Atlantic Chapter

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New York State and Renewable Energy

New York State has the ability to become a champion of renewable energy.  The development of renewable energy sources in our State is essential to:

  1. Reduce our dependence on destructive extraction and burning of fossil fuels and the nuclear industry.
  2. Create tens of thousands of jobs in manufacturing, installation and maintenance.
  3. Increase investments in sustainable economic development.
  4. Help control global climate change by controlling greenhouse gas emissions of carbon dioxide (CO2), methane and black soot.
  5. Leave a livable planet for our children and grandchildren.

New York Sun Initiative           

In April 2002, Governor Cuomo released the NY Sun Initiative.  This proposal allows the spending of $1.5 billion in solar energy incentive over a period of 10 years, with annual expenditures of $150 million.  An attempt to codify the Sun Initiative through legislation failed in 2013, after the Senate amended their Bill to include language for liquid gas development incentives. 

Renewable Portfolio Standard           

New York currently has a Renewable Portfolio Standard (RPS) which calls for 30% of the State’s electricity to be provided from renewable sources by 2015.  About 19% of the State’s electricity has been supplied by hydro power, mainly from the Niagara Falls and Massena power projects.  This leaves approximately an 11% goal to be reached by 2015.  As of the end of 2013, only approximately 3% of the state’s energy needs are being supplied from wind and solar sources, leaving the State behind its RPS goal.           

Other State’s which have used Renewable Portfolio Standards to help achieve renewable goals, often include provisions in their regulations mandating the purchase renewable energy by private utilities.  For example, California has a goal of providing 33% of its electricity from renewable energy by 2020.  Each of its three major utilities are currently purchasing approximately 20% of their electricity from renewable energy producers.

Long Island Power Authority (LIPA) feed-in-tariff (FIT)and Request for Proposals           

In June 2012, in conjunction with the NY Sun Initiative, LIPA initiated a pilot program for a 50 megawatt (MW) solar feed-in-tariff program.  (As an approximation, 1 megawatt [MW] supplied for one year can power some 500-1,000 homes)  LIPA set three tiers – small, medium and large scale solar projects.  Prices were set by LIPA at which they would purchase renewable energy from solar providers with long term 20-year contracts.  These long-term contracts permitted the renewable energy producers to obtain financing from banks and investments companies to pay for the cost of installation, which providing a profit to the producers.  The success of the program led LIPA to recommend its expansion in October 2012.  The expanded 150 MW program was approved in 2013.

Governor Cuomo and LIPA have also agreed in 2013 to a 280 megawatt (MW) Request for Proposals (RFP) solely for electricity produced from renewable energy.  This would make it possible for LIPA to purchase electricity from proposed offshore wind energy projects. 

While the fossil fuel industry continues to lobby, contribute to New York politicians and spend millions on advertising and misinformation to promote fracking in New York, smart investors are going to where renewable energy opportunities await.  In May, 2013, the New York based investment firm Goldman Sachs announced its plan to invest $487 million in Japan’s growing renewable energy sector in the next five years.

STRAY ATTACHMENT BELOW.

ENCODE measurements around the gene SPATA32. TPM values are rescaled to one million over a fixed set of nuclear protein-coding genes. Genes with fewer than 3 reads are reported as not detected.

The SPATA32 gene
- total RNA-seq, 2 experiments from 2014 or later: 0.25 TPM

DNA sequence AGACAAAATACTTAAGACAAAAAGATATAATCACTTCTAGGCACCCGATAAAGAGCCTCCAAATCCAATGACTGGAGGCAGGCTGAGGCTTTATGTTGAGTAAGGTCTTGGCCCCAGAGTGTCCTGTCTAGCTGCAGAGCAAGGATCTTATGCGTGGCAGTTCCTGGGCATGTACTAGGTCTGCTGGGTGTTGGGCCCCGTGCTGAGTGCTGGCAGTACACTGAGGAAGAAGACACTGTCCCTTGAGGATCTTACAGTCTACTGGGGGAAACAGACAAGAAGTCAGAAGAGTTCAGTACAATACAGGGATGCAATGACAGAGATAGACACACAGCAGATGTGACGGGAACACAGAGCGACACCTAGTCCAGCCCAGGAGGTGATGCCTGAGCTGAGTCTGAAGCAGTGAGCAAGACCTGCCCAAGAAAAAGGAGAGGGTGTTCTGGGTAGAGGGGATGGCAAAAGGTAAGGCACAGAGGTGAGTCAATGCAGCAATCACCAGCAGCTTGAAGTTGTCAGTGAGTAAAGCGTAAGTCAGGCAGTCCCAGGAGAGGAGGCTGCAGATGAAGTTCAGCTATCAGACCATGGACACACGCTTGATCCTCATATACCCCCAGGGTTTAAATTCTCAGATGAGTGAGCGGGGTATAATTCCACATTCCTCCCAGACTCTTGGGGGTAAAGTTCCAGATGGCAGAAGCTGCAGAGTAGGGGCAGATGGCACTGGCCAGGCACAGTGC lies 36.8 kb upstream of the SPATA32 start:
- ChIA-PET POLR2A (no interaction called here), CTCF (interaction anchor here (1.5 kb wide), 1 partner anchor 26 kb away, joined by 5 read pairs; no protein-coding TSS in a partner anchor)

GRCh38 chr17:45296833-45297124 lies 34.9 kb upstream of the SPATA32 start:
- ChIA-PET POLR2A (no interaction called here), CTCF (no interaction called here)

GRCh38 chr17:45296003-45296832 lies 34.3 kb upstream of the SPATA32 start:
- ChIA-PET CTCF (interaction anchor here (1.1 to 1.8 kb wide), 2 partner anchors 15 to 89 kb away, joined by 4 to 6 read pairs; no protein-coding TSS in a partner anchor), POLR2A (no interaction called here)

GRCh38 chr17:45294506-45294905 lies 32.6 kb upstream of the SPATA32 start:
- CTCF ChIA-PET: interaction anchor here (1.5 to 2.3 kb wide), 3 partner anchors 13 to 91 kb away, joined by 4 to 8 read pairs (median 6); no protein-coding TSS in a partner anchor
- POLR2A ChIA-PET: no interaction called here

Wind Power Opportunities in New York

In an October, 2013 article it was reported that PJM, the independent systems operator (ISO) for 13 northeastern states, including Pennsylvania, New Jersey and Ohio found that wind energy produces massive reductions in electricity production costs and wholesale prices.  Obtaining 30% of its electricity from wind power would reduce production costs by $13 billion (about 35%) annually.  Wholesale prices could be reduced as much as $21 billion.  Wind power would also reduce carbon pollution dramatically.  The study found that the use of wind would cause no reliability problems, and that grid upgrades would have a reasonable cost of only 6% - 8%.

To demonstrate the current value of wind power, three utilities in Massachusetts signed power purchase agreements (PPA) to double their purchases of wind power by adding 565 MW of wind energy at $.08/kWh.  This resulted after the Patrick administration enacted new legislation directing utilities to purchase more renewable energy.  This type of purchase to meeting renewable energy goals would be useful in New York State. Read more here

Net Metering

New York has a net metering system to aid the development of renewable energy.  Generally, this allows homeowners, farmers, businesses and municipalities to install a renewable energy system and generate their own electricity.  This electricity is used for the producer’s electric needs, and is not billed by the local public utility supplies.  If excess electricity is produced, it may be sold to the local utility at a reduced wholesale rate. 

Drawbacks to net metering include the private installer having to pay for the solar or wind installation, and being dependent on available incentives to pay for the installation.  The cost and need for incentives prevents many from using the net metering program.  For more on Net Metering see here

NYSERDA

NYSERDA provides incentives to the installer of solar, wind and other renewable energy systems.  http://www.nyserda.ny.gov/BusinessAreas/Energy-Efficiency-and-Renewable-Programs/Renewables.aspx

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Tuesday, November 12, 2013
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